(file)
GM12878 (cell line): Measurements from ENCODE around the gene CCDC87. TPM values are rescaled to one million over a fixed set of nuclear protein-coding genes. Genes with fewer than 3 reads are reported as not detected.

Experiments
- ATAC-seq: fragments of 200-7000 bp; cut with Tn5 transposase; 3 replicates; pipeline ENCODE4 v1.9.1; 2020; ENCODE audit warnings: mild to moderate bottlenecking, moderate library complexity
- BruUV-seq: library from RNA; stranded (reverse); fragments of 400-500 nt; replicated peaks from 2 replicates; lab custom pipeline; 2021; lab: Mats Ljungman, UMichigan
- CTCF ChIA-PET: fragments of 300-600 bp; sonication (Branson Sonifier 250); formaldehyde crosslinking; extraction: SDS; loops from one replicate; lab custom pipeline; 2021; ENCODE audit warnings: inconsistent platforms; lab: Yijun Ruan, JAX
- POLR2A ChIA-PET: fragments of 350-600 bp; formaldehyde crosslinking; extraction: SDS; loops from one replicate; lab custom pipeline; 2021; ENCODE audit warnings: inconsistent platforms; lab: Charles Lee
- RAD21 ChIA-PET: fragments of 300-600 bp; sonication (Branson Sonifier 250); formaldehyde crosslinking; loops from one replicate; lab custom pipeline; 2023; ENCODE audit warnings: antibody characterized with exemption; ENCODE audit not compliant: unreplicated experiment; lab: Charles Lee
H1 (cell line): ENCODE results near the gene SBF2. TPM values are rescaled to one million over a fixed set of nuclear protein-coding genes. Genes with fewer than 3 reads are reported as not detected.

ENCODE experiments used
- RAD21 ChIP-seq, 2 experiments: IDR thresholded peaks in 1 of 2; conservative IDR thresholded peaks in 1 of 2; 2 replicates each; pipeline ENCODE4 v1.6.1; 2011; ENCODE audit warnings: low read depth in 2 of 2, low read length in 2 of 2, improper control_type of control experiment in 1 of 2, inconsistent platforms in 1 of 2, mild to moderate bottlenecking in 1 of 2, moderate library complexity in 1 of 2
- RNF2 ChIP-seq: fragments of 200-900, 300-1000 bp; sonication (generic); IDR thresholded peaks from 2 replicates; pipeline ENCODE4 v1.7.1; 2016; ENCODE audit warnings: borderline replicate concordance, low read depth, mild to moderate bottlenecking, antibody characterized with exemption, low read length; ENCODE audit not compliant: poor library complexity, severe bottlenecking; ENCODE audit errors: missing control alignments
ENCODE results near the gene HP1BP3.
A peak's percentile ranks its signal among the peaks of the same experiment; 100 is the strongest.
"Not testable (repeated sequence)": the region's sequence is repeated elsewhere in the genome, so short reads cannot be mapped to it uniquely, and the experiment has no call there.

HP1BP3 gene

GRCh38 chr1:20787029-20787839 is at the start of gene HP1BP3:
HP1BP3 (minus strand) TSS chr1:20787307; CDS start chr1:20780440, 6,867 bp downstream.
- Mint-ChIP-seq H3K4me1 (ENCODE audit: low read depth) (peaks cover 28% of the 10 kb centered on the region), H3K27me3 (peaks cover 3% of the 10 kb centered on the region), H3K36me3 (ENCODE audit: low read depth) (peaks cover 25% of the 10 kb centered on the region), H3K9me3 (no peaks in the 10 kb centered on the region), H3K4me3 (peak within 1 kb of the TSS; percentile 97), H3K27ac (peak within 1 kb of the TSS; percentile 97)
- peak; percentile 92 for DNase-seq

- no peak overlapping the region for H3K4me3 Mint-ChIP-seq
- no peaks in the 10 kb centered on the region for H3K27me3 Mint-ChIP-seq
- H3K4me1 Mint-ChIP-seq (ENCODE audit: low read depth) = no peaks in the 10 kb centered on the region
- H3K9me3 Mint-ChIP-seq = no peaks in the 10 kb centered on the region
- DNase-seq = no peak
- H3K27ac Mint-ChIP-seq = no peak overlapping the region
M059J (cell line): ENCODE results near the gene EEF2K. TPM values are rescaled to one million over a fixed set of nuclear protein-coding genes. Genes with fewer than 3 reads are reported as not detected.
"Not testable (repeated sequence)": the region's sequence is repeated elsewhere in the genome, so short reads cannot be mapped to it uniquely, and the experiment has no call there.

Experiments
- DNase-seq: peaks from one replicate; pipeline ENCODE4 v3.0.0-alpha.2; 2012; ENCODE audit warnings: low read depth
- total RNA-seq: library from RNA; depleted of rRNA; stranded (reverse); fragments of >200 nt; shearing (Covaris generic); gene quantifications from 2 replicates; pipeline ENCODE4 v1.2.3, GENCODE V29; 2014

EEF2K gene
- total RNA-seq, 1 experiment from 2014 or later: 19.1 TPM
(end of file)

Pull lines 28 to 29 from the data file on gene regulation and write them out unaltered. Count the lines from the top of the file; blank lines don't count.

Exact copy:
Experiments
- DNase-seq: peaks from one replicate; pipeline ENCODE4 v3.0.0-alpha.2; 2012; ENCODE audit warnings: low read depth